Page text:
Holden has confirmed details of a deal with Holden workers and unions that could see production costs per-vehicle cut by nearly $4000.
But, as it has revealed as part of its submission to the Productivity Commission's public inquiry into Australia's automotive manufacturing industry, Holden will still be seeking financial co-investment from the Federal Government and from parent General Motors, if it is to continue production in Australia.
The Commission's first three days of hearings have been dominated by the uncertainty of Holden's manufacturing future.
The Productivity Commission, which is taking submissions from government, industry, trade bodies and unions, is to release a preliminary findings report by 20 December 2013. It will then deliver a final report to the Federal Government by 31 March 2014.
Holden said the savings - around $3750 per car - would be found as part of an agreement made with unions and its workers.
Holden's submission reports that unions have agreed to an extension of 16-minutes to the work day for Holden's 1100 plant workers, along with wage freezes, a $2.00 per-hour lower rate for new workers, and flexibility on its obligations to casual workers.
The union deal alone will not be enough to keep Holden's manufacturing operations alive however, with future funding both from within GM and from the Australian Government yet to be assured.
“Holden, as a subsidiary of GM, must compete with its global GM counterparts for internal capital investment, as well as demonstrate appropriate levels of return for that investment,” the submission reads.
Recent years have seen investment in the development of new Holden models come from both GM and the Australian Government, with GM - Holden says - investing $3 for each dollar of public assistance.
“The Green Car Innovation Fund was an example of this type of assistance, and was successful in attracting foreign (GM) investment.”
Holden's submission to the Productivity Commission also outlined key manufacturing costs, revealing that an average of $15,400 is spent on locally produced parts.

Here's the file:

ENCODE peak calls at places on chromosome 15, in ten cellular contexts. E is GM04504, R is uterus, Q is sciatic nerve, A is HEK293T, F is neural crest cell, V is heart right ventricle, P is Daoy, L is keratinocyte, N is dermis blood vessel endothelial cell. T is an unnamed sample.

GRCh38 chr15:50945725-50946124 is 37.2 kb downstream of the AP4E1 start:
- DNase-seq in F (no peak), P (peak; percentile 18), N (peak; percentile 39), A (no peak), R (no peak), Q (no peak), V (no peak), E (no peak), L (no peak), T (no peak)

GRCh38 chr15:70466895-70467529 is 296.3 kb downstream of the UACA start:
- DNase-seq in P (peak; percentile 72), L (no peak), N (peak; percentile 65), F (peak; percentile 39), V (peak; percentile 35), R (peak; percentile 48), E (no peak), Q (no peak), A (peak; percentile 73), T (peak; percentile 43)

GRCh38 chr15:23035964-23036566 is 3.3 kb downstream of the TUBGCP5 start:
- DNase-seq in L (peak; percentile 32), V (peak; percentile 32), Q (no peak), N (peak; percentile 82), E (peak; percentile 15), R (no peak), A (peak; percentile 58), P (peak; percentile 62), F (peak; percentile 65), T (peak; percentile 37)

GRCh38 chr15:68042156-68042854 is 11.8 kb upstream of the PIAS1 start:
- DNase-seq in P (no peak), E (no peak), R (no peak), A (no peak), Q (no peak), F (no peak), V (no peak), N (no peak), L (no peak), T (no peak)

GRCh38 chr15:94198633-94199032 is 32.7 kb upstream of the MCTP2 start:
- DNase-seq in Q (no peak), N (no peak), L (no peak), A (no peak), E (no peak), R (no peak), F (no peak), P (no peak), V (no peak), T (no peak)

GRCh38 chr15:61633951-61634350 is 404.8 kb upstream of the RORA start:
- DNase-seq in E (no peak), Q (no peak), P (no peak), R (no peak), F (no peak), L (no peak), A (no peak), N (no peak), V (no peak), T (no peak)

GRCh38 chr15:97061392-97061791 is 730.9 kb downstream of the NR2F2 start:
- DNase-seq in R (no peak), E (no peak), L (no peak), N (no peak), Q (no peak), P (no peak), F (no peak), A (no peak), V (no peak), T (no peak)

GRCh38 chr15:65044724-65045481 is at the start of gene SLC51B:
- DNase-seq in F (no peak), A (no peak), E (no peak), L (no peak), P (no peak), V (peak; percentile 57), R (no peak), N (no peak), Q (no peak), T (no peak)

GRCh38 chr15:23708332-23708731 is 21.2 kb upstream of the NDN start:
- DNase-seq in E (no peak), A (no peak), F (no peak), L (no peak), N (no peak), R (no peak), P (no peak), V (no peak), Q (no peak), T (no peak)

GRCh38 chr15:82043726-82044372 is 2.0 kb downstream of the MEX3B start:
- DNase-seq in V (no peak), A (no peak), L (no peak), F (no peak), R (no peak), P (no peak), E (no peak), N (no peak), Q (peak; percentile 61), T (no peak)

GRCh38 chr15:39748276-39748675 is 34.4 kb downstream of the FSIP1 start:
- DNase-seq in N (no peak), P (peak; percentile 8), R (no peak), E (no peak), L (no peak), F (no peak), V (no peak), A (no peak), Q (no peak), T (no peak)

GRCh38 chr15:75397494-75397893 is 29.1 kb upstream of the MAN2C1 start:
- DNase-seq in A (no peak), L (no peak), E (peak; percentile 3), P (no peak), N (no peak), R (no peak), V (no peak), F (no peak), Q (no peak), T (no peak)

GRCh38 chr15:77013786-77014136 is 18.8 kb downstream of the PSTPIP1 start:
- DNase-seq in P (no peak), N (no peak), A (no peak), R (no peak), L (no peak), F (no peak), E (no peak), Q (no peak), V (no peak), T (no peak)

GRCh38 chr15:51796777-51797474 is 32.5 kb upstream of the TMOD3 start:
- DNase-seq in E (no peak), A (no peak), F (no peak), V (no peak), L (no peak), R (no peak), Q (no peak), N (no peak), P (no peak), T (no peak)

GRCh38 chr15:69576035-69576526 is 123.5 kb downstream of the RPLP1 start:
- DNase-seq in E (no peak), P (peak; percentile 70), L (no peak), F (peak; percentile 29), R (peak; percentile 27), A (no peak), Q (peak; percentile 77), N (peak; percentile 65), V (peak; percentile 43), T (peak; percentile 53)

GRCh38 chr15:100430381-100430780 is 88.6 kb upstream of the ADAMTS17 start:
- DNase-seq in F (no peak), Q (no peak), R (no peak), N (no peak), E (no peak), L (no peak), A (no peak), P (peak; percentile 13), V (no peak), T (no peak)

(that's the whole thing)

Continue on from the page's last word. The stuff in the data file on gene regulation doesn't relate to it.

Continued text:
The carmaker added that the new Abbott Government's plan to cut $500 million from the 10-year $2.5 billion Automotive Transformation Scheme could have a dramatic effect on the viability of Holden's local manufacturing operations.
Holden will make its case in a Productivity Commission hearing on December 10, the outcome of which will surely impact on the question of whether Holden - and GM - will commit to its plan of producing two new models in Australia.
“To be globally competitive with other countries which are providing perpetual assistance to their local automotive manufacturing industries, Australian automotive assistance needs to be set at appropriate levels and be ongoing."
The Commission has so far taken submissions not only from Holden, but also from the South Australian Government, Australian Manufacturing Workers' Union, industry body the Australian Automotive Aftermarket Association and industry expert Professor Goran Roos.
South Australian Premier Jay Weatherill has warned that around 13,000 jobs are at risk across the state's automotive manufacturing, supply and retail industries.
Holden is not alone in seeking ways to reduce manufacturing and labour costs, with Toyota also battling to cut $3800 from the production cost of each vehicle by 2018.
"We need to take urgent action because we are now seeing gaps in our transformation plans. We must develop detailed plans to close these gaps if we want to remain at the negotiating table for future investments," Toyota Australia boss Max Yasuda said in October.
Holden is expected to make a decision on its future in early 2014, when the Productivity Commission makes its recommendations to the Federal Government.
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